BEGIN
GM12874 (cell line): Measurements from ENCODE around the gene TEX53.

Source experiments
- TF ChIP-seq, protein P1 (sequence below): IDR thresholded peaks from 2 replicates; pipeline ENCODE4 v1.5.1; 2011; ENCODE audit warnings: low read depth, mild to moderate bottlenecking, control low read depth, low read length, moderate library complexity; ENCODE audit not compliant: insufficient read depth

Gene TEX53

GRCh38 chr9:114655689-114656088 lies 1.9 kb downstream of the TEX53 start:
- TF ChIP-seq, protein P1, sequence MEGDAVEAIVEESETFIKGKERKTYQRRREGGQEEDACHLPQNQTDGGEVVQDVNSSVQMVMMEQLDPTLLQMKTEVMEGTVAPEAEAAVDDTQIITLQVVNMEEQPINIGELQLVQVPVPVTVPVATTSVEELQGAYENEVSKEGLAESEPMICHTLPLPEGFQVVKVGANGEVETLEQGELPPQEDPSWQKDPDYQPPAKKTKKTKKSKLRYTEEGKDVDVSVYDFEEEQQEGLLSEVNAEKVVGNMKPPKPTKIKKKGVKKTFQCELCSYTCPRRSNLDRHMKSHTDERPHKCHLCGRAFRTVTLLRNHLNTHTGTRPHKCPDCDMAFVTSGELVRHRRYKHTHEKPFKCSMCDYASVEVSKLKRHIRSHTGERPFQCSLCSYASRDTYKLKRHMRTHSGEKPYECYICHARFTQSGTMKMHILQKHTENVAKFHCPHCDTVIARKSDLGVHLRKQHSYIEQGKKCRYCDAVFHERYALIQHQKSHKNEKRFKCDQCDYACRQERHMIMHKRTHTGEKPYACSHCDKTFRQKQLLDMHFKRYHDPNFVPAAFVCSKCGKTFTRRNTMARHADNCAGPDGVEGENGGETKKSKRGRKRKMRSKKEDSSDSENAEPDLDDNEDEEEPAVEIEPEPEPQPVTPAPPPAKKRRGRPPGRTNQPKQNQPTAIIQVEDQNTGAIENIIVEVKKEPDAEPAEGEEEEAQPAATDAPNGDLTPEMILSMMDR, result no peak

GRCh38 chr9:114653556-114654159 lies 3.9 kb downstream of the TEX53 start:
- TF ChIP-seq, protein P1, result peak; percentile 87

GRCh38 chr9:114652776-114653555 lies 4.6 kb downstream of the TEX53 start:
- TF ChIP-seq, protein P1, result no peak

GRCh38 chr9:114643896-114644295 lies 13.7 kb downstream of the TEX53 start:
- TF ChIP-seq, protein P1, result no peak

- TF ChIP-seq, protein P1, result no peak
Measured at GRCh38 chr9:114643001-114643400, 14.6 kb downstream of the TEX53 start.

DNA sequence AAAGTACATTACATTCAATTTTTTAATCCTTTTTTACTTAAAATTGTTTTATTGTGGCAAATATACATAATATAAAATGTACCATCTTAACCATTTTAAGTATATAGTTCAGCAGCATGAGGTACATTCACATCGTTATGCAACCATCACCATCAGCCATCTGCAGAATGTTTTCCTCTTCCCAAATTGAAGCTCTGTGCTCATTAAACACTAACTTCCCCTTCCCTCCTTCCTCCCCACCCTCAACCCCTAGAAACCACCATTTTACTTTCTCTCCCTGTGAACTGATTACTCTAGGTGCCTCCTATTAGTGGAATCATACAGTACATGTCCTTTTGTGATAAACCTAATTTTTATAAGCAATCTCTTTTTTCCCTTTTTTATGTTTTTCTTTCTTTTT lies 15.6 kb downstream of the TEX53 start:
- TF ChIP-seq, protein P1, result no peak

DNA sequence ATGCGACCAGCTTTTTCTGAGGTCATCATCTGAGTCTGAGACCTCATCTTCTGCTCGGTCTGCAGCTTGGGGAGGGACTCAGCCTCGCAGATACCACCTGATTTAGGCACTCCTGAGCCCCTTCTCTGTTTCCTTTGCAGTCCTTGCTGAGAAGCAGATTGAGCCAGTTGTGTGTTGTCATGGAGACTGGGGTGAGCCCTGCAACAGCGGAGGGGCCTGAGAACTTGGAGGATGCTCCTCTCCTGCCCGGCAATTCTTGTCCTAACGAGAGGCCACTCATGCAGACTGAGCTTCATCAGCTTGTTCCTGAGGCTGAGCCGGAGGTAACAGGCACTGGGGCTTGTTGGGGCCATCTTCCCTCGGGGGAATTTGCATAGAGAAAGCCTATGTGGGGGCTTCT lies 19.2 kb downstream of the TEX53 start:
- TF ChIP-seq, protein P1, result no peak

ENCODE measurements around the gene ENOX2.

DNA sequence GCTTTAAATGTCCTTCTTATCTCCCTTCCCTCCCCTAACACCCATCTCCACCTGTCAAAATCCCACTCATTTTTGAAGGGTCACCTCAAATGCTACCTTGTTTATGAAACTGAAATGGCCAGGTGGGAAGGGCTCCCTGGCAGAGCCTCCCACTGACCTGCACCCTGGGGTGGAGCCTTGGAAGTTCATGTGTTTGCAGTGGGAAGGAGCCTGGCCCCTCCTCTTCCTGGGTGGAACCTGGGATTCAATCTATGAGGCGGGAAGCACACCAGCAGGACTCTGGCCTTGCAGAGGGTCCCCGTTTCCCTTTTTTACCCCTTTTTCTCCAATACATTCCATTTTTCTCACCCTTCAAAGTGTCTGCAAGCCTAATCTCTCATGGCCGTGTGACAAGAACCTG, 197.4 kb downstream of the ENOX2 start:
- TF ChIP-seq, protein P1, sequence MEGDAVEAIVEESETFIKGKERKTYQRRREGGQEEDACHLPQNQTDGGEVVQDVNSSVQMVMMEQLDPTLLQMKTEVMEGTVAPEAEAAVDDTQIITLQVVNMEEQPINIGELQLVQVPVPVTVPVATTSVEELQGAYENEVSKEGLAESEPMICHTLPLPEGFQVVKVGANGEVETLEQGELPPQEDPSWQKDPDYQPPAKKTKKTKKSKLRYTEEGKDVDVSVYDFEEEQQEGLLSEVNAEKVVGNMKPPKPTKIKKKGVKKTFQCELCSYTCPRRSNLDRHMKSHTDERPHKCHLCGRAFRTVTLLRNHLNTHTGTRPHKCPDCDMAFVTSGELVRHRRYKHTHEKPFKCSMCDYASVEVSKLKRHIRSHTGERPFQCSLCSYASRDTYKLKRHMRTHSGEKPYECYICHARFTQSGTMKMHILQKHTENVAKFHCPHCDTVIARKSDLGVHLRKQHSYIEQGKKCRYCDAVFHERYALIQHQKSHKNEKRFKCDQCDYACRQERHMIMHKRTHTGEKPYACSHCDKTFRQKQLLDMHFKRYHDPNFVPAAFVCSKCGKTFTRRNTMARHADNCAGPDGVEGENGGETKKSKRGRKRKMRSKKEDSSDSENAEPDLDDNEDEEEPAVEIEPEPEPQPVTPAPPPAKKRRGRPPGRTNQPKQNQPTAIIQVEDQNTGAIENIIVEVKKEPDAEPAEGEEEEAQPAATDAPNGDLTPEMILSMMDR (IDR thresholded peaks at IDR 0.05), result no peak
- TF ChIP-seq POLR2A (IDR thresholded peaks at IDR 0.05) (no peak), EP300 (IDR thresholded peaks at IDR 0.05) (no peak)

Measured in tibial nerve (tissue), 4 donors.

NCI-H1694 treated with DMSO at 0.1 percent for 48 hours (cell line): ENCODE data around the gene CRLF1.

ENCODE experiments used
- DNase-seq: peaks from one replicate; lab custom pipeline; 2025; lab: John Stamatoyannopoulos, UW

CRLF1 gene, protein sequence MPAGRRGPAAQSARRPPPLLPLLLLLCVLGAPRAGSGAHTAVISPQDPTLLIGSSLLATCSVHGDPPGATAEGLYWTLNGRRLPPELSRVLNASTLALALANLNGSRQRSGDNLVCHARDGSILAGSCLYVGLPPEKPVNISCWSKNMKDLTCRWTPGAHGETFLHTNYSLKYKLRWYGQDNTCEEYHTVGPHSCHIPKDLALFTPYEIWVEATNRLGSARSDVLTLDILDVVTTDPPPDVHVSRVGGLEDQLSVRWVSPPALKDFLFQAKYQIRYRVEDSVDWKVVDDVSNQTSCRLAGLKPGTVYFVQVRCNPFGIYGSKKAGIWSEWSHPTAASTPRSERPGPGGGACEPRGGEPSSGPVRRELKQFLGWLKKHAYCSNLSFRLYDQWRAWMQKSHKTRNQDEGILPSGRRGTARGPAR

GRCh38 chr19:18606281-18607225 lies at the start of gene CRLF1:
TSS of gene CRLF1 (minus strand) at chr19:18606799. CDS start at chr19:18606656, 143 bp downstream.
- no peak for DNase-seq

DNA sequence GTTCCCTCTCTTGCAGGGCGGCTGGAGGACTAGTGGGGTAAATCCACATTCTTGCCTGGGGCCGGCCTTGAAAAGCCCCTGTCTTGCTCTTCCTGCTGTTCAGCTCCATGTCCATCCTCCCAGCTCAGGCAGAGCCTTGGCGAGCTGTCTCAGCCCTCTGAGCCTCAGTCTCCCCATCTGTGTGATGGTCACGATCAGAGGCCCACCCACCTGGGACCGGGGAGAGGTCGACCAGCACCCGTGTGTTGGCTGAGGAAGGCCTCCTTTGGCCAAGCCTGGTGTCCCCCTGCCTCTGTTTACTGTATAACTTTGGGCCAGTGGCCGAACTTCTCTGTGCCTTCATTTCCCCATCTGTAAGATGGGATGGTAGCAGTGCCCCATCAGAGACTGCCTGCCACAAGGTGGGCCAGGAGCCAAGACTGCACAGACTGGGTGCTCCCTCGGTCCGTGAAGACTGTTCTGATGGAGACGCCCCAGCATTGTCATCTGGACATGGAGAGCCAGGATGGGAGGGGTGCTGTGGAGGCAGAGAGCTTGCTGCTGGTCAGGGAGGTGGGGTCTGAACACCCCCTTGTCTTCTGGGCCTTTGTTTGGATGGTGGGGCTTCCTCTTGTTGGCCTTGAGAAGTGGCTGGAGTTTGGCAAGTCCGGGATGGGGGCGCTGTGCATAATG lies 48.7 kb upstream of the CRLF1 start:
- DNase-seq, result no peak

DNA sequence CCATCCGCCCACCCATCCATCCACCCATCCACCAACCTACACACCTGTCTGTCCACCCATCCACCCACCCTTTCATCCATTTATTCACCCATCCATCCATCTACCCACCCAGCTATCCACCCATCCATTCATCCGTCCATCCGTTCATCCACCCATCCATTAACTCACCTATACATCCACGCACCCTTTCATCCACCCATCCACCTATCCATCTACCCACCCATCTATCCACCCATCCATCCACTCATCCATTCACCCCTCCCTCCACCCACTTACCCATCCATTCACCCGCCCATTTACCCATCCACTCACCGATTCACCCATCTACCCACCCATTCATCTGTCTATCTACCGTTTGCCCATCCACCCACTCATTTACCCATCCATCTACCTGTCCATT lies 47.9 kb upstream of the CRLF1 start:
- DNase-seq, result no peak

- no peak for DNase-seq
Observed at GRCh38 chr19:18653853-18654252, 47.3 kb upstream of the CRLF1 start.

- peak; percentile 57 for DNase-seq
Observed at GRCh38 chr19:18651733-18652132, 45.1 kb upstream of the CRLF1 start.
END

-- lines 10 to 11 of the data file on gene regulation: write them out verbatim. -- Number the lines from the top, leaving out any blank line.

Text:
- TF ChIP-seq, protein P1, result no peak

GRCh38 chr9:114643896-114644295 lies 13.7 kb downstream of the TEX53 start: